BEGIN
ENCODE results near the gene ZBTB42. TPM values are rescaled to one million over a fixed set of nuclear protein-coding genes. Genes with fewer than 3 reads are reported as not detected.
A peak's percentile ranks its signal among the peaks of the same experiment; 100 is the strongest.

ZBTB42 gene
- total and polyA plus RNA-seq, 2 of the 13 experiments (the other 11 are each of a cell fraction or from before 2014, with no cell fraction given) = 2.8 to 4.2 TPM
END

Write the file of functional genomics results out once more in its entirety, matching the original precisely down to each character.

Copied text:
ENCODE results near the gene ZBTB42. TPM values are rescaled to one million over a fixed set of nuclear protein-coding genes. Genes with fewer than 3 reads are reported as not detected.
A peak's percentile ranks its signal among the peaks of the same experiment; 100 is the strongest.

ZBTB42 gene
- total and polyA plus RNA-seq, 2 of the 13 experiments (the other 11 are each of a cell fraction or from before 2014, with no cell fraction given) = 2.8 to 4.2 TPM